"I understand the importance of being non-biased when reporting about political news in general, but when it comes to human rights issues, there SHOULD be bias on the part of the media. Catering to hateful bigots should never be thought of as merely giving them equal time. Unless the paper is going to start covering Neo-Nazi groups and the KKK with the same "balance" this ridiculousness needs to end right here."

Tas at Loaded Mouth wrote:

"Could you begin to imagine the coverage provided by the Times if they applied these standards to other issues? Could you imagine segregation getting this kind of, uhm, balanced coverage? I can just see the stories: "But musician David Allen Coe thinks integration would be harmful to the country. 'Yep, I don't want those niggers in our schools, I'm not for integration. We need to keep those niggers in their place if we want a better nation.'"

"Wow, what a respectable position. What's next? Times reporters goto NAMBLA meetings to get some balanced quotes on why they should be allowed to stick their cocks into a child's asshole? I can't WAIT for that story. Because, you know, we certainly wouldn't want the media to be cheerleaders for all of those abnormal people who limit their sexual activity to other consensual adults. And I can't wait for those balanced stories about rapists where they can get juicy quotes like "They asked for it." You know, our newspapers are doing those scumbags a grave injustice by treating them like criminals."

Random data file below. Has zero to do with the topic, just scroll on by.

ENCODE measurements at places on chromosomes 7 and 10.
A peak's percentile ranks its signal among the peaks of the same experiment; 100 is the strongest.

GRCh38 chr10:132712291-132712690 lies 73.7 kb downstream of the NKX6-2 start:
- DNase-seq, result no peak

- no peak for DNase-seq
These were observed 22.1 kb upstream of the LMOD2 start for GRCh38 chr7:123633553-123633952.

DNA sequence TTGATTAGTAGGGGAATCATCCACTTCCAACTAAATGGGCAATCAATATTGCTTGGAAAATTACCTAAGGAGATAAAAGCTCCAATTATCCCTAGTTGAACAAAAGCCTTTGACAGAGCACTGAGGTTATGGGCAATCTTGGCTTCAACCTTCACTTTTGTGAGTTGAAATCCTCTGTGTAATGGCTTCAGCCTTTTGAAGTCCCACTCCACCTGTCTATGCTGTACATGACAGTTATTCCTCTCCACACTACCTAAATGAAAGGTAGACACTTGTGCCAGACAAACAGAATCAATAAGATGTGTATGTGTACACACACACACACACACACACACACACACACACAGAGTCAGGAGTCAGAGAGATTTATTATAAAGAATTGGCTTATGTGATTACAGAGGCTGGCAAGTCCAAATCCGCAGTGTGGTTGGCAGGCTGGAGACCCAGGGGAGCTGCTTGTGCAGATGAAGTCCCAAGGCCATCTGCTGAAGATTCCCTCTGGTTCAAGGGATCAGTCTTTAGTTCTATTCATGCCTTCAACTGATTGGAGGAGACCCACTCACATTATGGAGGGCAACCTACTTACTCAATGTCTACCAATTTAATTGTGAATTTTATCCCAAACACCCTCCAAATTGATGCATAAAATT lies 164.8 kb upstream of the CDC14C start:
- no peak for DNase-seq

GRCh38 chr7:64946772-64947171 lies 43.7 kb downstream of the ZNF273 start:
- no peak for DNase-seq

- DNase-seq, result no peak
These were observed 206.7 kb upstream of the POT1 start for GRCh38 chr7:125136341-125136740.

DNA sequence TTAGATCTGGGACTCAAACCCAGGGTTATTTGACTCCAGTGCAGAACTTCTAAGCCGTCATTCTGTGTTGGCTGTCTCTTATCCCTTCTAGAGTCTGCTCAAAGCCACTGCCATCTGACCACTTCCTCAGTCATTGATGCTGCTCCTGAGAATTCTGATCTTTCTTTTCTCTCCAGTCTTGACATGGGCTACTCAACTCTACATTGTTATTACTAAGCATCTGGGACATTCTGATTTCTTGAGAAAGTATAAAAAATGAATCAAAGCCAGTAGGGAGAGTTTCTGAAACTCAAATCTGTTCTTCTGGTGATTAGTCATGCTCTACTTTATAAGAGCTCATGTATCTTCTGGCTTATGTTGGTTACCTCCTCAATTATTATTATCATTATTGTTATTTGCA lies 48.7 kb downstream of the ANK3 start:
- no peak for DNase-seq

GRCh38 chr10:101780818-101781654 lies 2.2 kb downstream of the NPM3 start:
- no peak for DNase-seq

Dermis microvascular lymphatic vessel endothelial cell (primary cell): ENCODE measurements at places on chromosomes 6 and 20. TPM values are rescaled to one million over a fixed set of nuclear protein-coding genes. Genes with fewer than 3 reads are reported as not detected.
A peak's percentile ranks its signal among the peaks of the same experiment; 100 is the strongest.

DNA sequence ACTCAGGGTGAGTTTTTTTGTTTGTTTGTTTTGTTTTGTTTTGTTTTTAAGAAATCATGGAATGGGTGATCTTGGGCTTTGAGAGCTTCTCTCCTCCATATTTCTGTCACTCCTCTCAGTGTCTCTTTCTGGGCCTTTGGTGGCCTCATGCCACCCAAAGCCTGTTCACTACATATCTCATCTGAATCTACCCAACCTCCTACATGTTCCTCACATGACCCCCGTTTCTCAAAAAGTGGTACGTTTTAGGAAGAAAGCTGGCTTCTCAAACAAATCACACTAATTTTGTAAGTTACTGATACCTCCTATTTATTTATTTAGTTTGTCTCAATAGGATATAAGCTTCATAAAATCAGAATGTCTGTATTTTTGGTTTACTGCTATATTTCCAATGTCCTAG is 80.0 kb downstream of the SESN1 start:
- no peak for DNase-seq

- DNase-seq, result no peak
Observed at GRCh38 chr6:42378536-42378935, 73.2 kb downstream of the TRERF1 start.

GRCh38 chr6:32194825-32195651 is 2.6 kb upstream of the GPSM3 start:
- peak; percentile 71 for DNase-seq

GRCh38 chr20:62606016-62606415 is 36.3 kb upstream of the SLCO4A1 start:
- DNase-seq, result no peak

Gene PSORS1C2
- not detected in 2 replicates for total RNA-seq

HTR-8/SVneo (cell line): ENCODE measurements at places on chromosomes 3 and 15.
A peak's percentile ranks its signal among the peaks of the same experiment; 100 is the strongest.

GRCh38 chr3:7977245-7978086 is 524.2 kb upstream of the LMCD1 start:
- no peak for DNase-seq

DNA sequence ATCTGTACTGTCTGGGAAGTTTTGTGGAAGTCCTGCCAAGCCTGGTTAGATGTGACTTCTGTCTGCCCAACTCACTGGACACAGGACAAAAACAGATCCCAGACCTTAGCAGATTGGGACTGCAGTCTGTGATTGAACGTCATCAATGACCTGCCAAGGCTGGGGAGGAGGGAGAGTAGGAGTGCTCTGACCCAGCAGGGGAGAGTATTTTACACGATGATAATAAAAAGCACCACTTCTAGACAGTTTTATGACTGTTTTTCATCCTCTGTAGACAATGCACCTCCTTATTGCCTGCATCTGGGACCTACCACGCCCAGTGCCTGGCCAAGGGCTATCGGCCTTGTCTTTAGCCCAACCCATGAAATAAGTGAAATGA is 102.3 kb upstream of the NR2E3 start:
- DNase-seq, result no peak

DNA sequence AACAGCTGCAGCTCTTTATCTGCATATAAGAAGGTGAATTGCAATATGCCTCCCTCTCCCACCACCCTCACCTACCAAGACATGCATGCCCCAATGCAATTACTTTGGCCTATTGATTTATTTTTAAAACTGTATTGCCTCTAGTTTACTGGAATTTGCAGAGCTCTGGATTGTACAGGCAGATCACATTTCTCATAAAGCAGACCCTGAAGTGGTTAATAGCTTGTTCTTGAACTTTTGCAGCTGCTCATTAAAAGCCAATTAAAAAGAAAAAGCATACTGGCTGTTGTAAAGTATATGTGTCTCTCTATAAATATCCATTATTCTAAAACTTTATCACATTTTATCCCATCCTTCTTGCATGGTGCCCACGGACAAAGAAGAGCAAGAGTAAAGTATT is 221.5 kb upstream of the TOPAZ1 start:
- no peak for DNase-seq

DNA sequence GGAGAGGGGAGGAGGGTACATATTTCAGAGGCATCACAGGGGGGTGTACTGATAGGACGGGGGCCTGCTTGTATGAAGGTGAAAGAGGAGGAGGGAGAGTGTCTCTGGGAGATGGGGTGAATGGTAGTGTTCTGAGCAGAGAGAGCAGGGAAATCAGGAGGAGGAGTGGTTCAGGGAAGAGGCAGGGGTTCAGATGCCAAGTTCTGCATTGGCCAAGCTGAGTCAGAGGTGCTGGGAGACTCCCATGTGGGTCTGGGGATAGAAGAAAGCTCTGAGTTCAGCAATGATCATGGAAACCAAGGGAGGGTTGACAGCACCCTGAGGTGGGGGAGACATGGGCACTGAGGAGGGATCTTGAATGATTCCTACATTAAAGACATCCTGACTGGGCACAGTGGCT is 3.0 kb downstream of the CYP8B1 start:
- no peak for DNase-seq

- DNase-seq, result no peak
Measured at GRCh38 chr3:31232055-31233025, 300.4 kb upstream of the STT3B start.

"The conclusion of the Times audit on themselves goes beyond ridiculous. This is just offensive. Why is it that their new standards are only applied to the issues that wingnuts are rabidly against? Could they at least be honest and admit this double-standard?"

Katharine Q. Seelye wrote an article about the report that was published in the Business section of The New York Times on Monday ("Times Panel Proposes Steps to Build Credibility") that contained over 1250 words but not one word about the recommendation to balance gay marriage coverage, evidently, was "fit to print."